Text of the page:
T.F. Green Airport in Providence Doubles Traffic

The old terminal, built in 1961, was decrepit, a dark, moody, outdated building where the baggage claim smelled of the nearby trash area.


These men and others may seem like Chicken Little now, but at the time, even those at the newly founded, quasi-public Rhode Island Airport Corporation were worried. There was no guarantee that a new terminal would bring in business or draw out-of-state travelers. And the Airport Corporation was in financial trouble -- a month before the airport's new terminal opened on Sept. 25, 1996, the airport corporation said that it did not think it could pay off $36 million in back debt, blaming poor passenger traffic, and tried to push the cost on to the taxpayers.

At first, the critics seemed vindicated. After the excitement of that opening gala died down, the first month in the new terminal seemed anticlimactic: the building was cavernous and empty as it drew no more passengers than the old terminal.

"The first month was kind of scary because we had this big new building and the same amount of traffic as before," said Patti Goldstein, at the time an assistant project manager on the terminal construction and now the airport's vice president of public relations.

Elaine Roberts had been named the first chairwoman of the recently created Airport Corporation in 1994, and the terminal project was hers to shepherd through. The night of the black-tie gala, she remembers feeling excitement, tinged with trepidation.

"I felt comfortable that the terminal was going to be a huge success in terms of public approval. It was hard not to walk through there and go, 'Wow, this is fantastic.' But . . . you can have a beautiful airport, but you still have to have the flights to succeed," Roberts said.

Southwest Airlines was the holy grail to the terminal's supporters. At the time, the Dallas-based, low-cost carrier was expanding nationwide, setting off price wars at every airport it touched by offering regular routes at smaller airports near major cities, at prices far lower than the existing carriers. It was a phenomenon known as the "Southwest Effect" in the industry, and the company, whose nearest stop was Baltimore, was looking to bring it to New England.

If T.F. Green could convince Southwest to make Providence its gateway into New England, airport officials felt certain their new terminal would succeed. Sundlun began courting Southwest's New Jersey-born cofounder, Herb Kelleher.

"He said that if we did it, Southwest would come. I told him to put it in writing. He told me to go to hell. He told me to build a terminal, and he'd be there," Sundlun said.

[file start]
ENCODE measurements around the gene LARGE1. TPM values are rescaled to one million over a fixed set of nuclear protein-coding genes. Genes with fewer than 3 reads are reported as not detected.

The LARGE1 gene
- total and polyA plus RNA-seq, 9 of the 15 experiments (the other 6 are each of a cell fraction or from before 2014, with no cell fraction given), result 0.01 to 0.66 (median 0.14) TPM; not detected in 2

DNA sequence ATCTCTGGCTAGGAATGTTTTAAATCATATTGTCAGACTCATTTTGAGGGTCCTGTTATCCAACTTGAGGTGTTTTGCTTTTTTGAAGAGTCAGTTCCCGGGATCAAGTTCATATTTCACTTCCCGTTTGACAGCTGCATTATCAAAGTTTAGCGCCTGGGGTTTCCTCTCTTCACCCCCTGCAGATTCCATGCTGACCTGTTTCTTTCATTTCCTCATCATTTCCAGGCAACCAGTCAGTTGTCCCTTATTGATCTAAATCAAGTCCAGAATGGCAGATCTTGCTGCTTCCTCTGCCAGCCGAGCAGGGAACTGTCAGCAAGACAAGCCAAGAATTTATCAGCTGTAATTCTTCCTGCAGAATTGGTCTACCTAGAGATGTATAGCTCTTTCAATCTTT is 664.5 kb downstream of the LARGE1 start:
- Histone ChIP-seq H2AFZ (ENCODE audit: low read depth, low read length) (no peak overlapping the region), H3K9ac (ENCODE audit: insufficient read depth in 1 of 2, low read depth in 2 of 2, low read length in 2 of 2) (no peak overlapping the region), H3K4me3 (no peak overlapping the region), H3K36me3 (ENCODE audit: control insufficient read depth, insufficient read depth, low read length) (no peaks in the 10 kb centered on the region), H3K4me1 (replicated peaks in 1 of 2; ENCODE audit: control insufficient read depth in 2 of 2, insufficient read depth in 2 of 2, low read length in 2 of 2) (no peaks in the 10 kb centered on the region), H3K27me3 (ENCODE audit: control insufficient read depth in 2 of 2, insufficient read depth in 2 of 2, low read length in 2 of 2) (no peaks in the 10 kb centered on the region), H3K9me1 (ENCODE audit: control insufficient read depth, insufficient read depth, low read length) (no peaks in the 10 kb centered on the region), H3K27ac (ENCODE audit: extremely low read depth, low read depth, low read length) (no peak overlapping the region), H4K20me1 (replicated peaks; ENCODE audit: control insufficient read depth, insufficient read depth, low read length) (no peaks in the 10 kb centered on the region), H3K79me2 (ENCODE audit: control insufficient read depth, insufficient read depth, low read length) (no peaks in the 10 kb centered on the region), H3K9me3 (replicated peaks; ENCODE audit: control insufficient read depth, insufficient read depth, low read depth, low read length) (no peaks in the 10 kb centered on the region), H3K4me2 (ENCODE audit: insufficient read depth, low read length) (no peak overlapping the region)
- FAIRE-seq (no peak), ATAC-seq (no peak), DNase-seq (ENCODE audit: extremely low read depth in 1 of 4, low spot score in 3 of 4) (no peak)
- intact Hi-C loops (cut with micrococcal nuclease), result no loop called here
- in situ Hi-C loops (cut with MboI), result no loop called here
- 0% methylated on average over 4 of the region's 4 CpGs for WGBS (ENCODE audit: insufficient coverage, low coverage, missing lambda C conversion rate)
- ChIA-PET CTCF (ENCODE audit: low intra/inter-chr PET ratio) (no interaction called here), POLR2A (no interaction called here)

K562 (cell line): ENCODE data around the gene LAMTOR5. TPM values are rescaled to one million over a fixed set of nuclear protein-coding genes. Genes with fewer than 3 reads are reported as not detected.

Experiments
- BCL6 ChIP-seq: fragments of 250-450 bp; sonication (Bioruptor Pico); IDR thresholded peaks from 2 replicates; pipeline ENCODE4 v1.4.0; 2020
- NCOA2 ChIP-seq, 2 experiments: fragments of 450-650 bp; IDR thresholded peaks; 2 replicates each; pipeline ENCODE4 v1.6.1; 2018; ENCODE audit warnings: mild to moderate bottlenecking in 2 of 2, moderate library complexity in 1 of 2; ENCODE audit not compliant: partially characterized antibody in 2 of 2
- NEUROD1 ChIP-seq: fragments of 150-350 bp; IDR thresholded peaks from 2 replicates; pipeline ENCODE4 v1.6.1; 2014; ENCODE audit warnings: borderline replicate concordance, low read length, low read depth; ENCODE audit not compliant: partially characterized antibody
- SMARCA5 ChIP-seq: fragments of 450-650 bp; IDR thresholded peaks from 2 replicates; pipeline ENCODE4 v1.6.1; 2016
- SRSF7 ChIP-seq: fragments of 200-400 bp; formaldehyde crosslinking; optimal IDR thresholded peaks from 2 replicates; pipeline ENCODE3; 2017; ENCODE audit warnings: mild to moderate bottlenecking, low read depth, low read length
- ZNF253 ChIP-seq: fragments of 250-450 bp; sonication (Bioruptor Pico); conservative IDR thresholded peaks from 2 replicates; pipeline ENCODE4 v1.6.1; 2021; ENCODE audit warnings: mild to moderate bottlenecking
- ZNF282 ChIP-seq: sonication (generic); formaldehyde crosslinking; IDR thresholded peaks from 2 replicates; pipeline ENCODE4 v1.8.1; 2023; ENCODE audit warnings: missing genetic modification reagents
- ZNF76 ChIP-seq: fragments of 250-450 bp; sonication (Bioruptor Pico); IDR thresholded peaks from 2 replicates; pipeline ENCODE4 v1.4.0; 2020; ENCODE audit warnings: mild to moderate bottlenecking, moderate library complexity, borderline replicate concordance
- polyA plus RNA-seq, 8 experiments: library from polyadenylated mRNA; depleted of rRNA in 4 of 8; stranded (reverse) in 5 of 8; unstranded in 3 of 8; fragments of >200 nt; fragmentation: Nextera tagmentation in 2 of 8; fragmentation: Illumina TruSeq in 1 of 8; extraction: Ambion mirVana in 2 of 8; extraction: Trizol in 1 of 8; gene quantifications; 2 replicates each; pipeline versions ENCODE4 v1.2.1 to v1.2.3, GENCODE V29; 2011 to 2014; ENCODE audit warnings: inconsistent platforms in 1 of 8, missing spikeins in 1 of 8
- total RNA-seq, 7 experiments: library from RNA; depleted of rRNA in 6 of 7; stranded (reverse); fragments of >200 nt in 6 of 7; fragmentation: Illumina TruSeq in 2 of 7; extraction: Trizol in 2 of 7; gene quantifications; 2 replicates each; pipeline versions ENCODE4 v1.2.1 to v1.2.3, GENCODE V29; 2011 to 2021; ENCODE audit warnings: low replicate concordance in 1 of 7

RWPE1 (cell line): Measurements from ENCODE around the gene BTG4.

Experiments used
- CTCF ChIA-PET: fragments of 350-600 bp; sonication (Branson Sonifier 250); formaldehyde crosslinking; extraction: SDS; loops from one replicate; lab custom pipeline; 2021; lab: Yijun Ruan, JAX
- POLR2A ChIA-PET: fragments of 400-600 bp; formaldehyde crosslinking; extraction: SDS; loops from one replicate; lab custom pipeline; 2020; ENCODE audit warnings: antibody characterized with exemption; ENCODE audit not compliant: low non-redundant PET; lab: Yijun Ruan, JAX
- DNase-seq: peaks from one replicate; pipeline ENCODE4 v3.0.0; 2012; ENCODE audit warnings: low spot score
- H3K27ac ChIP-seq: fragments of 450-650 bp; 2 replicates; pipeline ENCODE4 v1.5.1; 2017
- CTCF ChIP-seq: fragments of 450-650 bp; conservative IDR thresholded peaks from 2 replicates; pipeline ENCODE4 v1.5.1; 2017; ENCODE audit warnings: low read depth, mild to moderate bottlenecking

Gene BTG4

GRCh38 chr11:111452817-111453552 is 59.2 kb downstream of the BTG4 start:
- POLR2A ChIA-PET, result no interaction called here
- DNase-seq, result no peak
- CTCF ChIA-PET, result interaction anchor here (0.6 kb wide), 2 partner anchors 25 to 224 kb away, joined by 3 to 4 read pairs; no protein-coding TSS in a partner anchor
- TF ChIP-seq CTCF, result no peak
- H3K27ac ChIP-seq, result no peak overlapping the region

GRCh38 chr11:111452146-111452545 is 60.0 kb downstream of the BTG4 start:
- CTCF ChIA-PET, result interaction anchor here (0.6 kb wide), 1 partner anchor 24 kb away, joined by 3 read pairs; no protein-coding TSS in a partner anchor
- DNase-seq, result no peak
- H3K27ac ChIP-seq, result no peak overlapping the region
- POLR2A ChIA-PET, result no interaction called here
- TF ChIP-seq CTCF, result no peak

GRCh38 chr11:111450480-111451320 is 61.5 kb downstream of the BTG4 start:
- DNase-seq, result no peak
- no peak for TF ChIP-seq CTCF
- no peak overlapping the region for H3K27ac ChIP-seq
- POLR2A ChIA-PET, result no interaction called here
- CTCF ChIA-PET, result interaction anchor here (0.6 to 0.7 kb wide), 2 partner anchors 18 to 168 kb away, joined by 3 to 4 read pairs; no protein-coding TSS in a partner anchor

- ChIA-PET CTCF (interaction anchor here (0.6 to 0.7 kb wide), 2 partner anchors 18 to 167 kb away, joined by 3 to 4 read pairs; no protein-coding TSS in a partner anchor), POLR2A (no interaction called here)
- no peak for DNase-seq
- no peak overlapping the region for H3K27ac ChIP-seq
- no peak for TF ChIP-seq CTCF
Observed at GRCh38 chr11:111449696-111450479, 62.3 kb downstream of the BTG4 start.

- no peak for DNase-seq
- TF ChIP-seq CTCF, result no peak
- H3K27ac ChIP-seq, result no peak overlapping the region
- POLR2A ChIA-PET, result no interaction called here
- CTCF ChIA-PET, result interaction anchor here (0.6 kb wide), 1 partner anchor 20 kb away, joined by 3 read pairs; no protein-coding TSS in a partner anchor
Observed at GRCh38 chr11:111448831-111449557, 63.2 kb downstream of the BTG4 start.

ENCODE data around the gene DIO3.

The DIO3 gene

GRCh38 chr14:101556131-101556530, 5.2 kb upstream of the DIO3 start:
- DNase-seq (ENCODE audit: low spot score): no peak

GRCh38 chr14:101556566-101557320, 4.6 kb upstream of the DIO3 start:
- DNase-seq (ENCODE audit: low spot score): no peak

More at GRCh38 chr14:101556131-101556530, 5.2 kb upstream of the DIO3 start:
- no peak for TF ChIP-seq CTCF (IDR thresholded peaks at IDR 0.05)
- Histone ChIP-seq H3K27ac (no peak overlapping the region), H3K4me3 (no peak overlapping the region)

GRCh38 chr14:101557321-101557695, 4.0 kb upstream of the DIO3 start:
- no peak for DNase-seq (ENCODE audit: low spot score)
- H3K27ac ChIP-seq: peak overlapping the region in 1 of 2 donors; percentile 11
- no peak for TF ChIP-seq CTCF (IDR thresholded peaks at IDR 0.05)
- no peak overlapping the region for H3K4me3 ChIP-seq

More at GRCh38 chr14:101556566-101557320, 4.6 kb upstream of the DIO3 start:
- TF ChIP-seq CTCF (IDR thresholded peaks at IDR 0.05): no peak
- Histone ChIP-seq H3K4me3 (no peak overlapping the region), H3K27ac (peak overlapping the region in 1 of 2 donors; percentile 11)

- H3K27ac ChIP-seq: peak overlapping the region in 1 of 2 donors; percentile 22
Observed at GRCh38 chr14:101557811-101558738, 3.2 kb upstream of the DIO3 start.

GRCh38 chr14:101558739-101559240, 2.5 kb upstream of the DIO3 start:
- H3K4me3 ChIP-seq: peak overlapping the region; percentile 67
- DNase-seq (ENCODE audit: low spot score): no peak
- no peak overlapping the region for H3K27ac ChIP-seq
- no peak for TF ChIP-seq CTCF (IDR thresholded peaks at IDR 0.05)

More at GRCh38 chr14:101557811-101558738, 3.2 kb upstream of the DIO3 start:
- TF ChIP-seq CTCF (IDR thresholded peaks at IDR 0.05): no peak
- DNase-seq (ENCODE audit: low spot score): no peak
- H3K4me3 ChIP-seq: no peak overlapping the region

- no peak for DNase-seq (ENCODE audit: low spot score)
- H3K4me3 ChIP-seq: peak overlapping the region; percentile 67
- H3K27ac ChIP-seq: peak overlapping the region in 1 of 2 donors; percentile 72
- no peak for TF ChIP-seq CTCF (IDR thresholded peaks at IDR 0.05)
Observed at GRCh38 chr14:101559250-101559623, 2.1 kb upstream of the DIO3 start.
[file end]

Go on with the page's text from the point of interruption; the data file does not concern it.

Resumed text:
Airport corporation Chairwoman Roberts did the heavy lifting in wooing Southwest, trying to show the company that the demand existed. But with a month to go before the terminal was open, Southwest still had not committed.

"There was only one new gate unleased in the terminal. They wanted two gates. They were reluctant to do it; it was their first time coming into New England," she said. Then, a couple of weeks before the terminal opened, Southwest signed on, promising to start service on Oct. 27, 1996.

The day Southwest arrived, it was like the circus came to town, via the runway. Southwest's arrival sparked an immediate fare war, as the airport's existing carriers added flights and slashed prices to keep up with the discount airline. Travelers flocked to Warwick from the Boston area to take advantage of the low fares, and almost immediately the airport was building a four-gate expansion to let Southwest and other carriers grow, bringing the terminal to 340,000 square feet.

For Kelleher and his company, it was a defining experience that showed what his company was all about, as he related in an article in the June 2006 issue of Southwest's in-flight magazine, Spirit.

"You can do a lot of good for the American people just by the way you do business. Look at Southwest Airlines. If you don't think that going into Providence and increasing the air traffic in Providence, Rhode Island, 91 percent within three months is helping the American people, then you're wrong," he said.

For Green, it was a historic boom, and a moneymaker at that. The airline used its new revenues to pay off its debt, and became a favorite son of Rhode Island's business interests, which credit the airport with more than $1 billion annually in economic activity.

Roberts, who left in late 2000 to head the Columbus Regional Airport Authority, describes those heady early days as "Wild and crazy, absolutely."

"It was beyond our best hope or dream that [Southwest] would grow that fast or get that big that quickly. For the next two or three years, we were one of the three fastest-growing airports in the country. . . . It was certainly exciting," she said.

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